Trial Discontinued in Cholesterol Drug Evacetrapib After it Fails to Reduce Major Adverse Cardiovascular Events

Trial Discontinued in Cholesterol Drug Evacetrapib After it Fails to Reduce Major Adverse Cardiovascular Events

A large Phase 3 clinical trial of the cholesterol drug evacetrapib was discontinued after an analysis showed it did not reduce the rates of major adverse cardiovascular events, despite lowering “bad” cholesterol levels and noticeably increasing levels of “good” cholesterol. The research was presented this month at the American College of Cardiology’s 65th Annual Scientific Session in Chicago.

“Here we’ve got an agent that more than doubles the levels of good cholesterol and lowers bad cholesterol and yet has no effect on clinical events,” said the study’s lead author, Stephen Nicholls, M.B.B.S., Ph.D., in a press release. Nicholls is a professor at the University of Adelaide in Australia and a cardiologist at the Royal Adelaide Hospital. “We were disappointed and surprised by the results,” he said.

The promising effects that were recorded for cholesterol levels did not translate into a reduction of any of the study’s primary endpoints, namely: amount of time until cardiovascular death; heart attack; stroke; coronary artery bypass surgery or hospitalization for chest pain due to unstable angina; or a restriction in the blood flow through the arteries of the heart.

The Phase 3 clinical trial was a randomized, double-blind study in about 540 health centers worldwide, enrolling over 12,000 participants who were at high risk for severe cardiovascular problems. These patients were randomized into two groups, one receiving 130 mg of evacetrapib daily, and another receiving a daily dose of placebo for a minimum of 18 months. All participants were provided with standard medical care during the trial, which mostly included treatment with statins or other cholesterol-lowering drugs.

All the participants of the study had either an acute coronary syndrome, like heart attack or unstable angina, at least 30 days before enrollment date; a cerebrovascular atherosclerotic disease, which constricts the arteries that supply blood to the brain; a peripheral vascular disease, which affects blood vessels outside the heart and the brain; or both diabetes and coronary heart disease.

Patients who were given evacetrapib decreased their “bad” cholesterol levels, called low-density lipoprotein (LDL), by an average of 37 percent, and increased their “good” cholesterol levels (HDL) by 130 percent, compared to those taking a placebo. Still, there was no significant difference between the two sets of participants regarding the study’s primary endpoints, making evacetrapib the third failure in a class of drugs called cholesteryl ester transfer protein (CETP) inhibitors.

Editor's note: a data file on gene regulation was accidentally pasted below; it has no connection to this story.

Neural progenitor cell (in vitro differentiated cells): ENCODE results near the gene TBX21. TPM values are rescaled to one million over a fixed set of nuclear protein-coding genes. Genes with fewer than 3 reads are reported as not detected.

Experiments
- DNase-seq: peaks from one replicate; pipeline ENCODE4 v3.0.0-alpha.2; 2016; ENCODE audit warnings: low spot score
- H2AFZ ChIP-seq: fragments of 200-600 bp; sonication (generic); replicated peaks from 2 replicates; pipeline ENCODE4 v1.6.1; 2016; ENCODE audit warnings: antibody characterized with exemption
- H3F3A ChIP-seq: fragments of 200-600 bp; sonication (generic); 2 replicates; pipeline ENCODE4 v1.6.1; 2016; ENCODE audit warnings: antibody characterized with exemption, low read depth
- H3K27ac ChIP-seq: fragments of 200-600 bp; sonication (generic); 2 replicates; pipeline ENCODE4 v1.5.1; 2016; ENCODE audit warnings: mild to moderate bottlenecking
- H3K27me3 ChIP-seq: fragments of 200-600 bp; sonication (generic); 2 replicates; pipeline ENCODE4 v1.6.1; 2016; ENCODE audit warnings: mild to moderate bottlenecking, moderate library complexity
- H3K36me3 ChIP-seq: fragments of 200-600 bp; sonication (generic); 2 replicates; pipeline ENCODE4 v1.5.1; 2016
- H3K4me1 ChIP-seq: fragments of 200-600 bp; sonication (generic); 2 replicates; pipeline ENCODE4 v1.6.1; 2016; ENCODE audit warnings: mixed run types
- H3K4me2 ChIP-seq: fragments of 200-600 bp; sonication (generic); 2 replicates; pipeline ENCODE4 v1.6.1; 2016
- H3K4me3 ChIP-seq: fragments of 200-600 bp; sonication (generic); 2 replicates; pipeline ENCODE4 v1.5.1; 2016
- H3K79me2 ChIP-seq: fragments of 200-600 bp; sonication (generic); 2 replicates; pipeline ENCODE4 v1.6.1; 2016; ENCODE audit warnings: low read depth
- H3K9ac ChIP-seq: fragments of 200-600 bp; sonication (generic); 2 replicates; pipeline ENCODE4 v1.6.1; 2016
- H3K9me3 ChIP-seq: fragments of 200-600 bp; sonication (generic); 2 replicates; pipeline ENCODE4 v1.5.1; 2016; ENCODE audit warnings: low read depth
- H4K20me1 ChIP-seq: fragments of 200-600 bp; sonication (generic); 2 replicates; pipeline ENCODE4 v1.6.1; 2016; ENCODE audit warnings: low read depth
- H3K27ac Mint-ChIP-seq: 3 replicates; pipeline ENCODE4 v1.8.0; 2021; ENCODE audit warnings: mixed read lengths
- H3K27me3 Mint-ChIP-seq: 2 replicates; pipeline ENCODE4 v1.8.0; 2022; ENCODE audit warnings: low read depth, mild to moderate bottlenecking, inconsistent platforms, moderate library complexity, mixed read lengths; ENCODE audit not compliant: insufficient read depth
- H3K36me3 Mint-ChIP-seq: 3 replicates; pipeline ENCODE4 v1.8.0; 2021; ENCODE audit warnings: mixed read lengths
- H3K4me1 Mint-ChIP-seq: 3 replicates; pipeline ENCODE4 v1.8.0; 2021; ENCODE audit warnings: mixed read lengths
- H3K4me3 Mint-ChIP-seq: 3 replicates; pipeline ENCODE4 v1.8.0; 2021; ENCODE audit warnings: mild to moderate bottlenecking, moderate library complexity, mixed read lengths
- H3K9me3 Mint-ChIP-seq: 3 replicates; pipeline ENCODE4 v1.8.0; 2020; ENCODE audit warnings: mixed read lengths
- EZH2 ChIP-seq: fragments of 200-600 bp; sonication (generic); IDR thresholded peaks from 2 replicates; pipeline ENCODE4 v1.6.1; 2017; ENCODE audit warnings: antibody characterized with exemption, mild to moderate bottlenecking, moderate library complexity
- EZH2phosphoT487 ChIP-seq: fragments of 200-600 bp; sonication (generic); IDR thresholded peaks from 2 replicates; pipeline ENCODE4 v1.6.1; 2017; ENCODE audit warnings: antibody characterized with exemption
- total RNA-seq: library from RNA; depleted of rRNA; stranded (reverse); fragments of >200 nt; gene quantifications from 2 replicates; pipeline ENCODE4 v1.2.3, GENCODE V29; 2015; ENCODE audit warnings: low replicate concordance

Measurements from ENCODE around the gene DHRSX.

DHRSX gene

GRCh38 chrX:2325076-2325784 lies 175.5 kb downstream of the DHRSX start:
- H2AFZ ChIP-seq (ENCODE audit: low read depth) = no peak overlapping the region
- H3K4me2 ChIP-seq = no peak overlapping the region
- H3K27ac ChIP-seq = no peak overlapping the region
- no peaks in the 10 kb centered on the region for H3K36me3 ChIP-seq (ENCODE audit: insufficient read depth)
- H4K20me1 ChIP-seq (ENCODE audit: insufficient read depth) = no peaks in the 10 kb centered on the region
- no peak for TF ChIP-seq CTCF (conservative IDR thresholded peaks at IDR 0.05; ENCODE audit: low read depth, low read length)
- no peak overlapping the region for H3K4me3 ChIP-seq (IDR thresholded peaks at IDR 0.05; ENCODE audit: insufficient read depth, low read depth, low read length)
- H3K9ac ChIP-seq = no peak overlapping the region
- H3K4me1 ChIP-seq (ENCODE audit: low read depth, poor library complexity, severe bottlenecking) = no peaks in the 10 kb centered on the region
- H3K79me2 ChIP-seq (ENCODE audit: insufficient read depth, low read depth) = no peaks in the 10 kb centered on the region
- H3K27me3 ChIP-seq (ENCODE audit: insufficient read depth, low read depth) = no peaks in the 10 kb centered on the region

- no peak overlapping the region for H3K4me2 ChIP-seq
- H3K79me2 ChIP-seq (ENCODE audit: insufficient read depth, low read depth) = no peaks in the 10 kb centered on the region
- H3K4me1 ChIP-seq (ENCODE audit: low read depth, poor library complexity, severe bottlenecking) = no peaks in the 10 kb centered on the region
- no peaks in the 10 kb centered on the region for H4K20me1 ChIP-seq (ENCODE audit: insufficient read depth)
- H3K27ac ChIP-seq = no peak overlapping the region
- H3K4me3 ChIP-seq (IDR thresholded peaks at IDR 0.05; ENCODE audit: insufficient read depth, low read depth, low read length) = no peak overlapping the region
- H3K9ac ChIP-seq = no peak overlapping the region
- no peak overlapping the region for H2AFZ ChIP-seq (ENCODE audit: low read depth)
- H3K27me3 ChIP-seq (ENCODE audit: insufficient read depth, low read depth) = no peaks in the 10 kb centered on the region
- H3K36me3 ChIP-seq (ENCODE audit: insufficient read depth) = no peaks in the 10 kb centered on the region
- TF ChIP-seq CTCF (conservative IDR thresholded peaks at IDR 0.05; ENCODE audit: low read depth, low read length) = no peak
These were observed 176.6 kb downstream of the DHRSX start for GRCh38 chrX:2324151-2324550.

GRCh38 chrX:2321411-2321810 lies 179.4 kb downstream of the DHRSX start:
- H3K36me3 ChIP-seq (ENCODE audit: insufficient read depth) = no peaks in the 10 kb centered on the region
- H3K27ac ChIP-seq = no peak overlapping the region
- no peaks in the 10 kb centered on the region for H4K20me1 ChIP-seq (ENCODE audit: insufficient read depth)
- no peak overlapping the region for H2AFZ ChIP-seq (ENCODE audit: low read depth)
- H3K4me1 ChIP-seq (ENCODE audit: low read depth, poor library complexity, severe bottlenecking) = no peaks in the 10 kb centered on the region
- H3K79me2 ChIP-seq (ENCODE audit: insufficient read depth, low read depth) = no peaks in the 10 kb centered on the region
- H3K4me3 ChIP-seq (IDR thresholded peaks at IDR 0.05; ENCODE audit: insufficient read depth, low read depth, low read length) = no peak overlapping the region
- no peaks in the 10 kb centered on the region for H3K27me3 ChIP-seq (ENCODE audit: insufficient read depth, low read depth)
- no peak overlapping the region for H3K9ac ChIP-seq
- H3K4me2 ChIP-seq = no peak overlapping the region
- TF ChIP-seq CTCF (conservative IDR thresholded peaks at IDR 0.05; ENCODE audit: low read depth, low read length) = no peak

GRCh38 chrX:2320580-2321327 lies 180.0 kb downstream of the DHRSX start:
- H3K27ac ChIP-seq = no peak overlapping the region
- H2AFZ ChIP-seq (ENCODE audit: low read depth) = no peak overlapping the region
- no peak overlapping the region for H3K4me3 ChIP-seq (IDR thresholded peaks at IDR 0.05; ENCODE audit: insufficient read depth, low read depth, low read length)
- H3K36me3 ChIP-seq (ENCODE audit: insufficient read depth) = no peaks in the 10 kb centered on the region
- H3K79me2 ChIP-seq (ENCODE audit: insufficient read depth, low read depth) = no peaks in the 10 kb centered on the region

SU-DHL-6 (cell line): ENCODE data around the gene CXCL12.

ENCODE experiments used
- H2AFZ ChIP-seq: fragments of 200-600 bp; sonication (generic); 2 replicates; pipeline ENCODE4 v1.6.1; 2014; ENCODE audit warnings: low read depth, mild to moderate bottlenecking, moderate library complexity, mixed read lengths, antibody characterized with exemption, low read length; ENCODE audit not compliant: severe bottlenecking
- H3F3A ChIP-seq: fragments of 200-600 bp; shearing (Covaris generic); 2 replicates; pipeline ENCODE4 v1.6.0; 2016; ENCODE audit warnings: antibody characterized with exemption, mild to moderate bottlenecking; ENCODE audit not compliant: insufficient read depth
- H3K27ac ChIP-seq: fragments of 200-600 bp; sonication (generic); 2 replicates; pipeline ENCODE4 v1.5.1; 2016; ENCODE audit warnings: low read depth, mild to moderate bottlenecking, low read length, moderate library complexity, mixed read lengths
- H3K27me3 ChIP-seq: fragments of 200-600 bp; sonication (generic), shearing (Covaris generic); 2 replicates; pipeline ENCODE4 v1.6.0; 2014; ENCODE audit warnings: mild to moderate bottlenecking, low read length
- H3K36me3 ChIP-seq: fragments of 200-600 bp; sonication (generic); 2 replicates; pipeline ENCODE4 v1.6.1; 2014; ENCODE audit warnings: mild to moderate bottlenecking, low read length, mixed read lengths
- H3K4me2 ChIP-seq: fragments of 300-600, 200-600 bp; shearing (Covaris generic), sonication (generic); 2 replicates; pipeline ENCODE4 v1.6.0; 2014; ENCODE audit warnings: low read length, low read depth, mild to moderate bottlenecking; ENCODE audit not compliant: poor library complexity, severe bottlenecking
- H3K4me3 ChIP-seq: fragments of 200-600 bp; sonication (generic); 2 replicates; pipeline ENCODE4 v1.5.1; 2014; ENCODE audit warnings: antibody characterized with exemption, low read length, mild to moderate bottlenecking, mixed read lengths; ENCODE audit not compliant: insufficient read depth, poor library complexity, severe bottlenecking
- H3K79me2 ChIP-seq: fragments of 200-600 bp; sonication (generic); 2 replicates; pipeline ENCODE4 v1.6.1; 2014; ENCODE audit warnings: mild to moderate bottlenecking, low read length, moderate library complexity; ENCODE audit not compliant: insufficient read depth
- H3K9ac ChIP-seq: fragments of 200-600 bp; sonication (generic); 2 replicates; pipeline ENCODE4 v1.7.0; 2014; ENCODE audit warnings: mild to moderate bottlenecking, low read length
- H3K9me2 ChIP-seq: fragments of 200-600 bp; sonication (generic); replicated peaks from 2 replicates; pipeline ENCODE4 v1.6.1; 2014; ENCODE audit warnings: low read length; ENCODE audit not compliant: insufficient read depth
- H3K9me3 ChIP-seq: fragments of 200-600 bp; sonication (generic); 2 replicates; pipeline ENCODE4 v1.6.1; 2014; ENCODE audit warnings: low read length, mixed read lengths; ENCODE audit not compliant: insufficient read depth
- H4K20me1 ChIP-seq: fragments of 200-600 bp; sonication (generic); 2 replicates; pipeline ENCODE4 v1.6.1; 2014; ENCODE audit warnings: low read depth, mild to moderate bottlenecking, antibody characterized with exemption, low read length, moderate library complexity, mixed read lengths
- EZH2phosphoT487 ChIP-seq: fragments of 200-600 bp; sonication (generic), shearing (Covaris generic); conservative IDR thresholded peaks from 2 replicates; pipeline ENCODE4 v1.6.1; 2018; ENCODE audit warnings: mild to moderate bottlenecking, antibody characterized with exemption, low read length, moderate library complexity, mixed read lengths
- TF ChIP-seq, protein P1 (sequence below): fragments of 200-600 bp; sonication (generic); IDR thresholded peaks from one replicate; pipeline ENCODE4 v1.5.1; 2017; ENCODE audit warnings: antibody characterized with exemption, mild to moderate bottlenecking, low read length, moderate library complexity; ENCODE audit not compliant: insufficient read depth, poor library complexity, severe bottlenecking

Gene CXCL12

CETPs are designed to interrupt the process that naturally converts HDL into LDL in the body, and they have so far all failed due to increased risk of cardiovascular events or inefficacy.

“We tested the drug in high-risk patients because they are the patients with the greatest need for new drugs above and beyond what we already use in our clinics,” Nicholls said. “Low-risk patients could be another group of patients that could potentially benefit from this drug, but we didn’t test that and to do so would require an extraordinarily large study that asks a different question from the one our study was designed to address.”

The results posed no safety alarms or significant side effects to any of the trial’s participants.

Nicholls believes  his research team’s findings could provide evidence that challenges conventional thinking when it comes to the benefits associated with HDL cholesterol, like protection against cardiovascular problems.

“There has been, and continues to be, a lot of confusion about what’s going on with this class of drugs, since we don’t yet have one that can be brought to the clinic to prevent heart attack and stroke in our patients,” Nicholls said. “As we close out the trial, we’re trying to understand how a drug that seems to do all the right things in terms of blood cholesterol levels doesn’t then translate into reducing clinical events.”

According to the team, one possible explanation for the results is that established treatments, like statins, are already so effective at improving cardiovascular outcomes that it has simply become harder to advance these outcomes into further improvement, especially in high-risk patients. Another alternative is that these results suggest that evacetrapib’s active ingredient, or the biological pathway, simply has no effect on the risk of cardiovascular events.

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